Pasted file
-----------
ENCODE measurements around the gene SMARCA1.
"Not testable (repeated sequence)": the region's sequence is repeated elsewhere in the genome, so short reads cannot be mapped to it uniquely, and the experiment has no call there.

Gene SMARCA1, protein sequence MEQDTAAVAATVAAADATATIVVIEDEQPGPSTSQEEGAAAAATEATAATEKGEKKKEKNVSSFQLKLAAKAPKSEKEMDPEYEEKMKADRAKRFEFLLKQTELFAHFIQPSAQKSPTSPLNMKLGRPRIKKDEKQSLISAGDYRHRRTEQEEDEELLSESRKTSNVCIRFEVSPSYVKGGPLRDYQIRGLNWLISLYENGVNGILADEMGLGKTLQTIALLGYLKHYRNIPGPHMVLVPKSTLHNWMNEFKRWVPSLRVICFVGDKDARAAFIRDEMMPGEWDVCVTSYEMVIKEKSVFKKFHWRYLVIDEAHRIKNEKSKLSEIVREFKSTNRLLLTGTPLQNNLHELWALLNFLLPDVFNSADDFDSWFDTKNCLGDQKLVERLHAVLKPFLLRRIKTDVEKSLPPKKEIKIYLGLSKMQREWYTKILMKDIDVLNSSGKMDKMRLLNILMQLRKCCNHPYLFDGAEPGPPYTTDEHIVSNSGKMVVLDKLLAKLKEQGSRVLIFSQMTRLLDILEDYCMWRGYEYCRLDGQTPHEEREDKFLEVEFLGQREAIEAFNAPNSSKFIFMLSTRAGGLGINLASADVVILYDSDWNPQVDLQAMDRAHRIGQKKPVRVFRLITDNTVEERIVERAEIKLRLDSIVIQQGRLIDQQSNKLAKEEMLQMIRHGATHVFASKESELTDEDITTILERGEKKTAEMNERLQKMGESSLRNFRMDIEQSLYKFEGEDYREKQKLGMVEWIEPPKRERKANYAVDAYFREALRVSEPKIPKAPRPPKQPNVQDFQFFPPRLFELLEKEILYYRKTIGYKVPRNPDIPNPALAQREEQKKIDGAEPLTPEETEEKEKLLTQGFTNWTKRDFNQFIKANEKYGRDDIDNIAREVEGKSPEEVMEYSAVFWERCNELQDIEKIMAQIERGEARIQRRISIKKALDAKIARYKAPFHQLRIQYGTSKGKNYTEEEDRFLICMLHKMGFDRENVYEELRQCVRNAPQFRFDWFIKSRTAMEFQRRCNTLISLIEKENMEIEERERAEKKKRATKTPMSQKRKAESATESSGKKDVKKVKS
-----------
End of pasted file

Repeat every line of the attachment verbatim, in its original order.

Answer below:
ENCODE measurements around the gene SMARCA1.
"Not testable (repeated sequence)": the region's sequence is repeated elsewhere in the genome, so short reads cannot be mapped to it uniquely, and the experiment has no call there.

Gene SMARCA1, protein sequence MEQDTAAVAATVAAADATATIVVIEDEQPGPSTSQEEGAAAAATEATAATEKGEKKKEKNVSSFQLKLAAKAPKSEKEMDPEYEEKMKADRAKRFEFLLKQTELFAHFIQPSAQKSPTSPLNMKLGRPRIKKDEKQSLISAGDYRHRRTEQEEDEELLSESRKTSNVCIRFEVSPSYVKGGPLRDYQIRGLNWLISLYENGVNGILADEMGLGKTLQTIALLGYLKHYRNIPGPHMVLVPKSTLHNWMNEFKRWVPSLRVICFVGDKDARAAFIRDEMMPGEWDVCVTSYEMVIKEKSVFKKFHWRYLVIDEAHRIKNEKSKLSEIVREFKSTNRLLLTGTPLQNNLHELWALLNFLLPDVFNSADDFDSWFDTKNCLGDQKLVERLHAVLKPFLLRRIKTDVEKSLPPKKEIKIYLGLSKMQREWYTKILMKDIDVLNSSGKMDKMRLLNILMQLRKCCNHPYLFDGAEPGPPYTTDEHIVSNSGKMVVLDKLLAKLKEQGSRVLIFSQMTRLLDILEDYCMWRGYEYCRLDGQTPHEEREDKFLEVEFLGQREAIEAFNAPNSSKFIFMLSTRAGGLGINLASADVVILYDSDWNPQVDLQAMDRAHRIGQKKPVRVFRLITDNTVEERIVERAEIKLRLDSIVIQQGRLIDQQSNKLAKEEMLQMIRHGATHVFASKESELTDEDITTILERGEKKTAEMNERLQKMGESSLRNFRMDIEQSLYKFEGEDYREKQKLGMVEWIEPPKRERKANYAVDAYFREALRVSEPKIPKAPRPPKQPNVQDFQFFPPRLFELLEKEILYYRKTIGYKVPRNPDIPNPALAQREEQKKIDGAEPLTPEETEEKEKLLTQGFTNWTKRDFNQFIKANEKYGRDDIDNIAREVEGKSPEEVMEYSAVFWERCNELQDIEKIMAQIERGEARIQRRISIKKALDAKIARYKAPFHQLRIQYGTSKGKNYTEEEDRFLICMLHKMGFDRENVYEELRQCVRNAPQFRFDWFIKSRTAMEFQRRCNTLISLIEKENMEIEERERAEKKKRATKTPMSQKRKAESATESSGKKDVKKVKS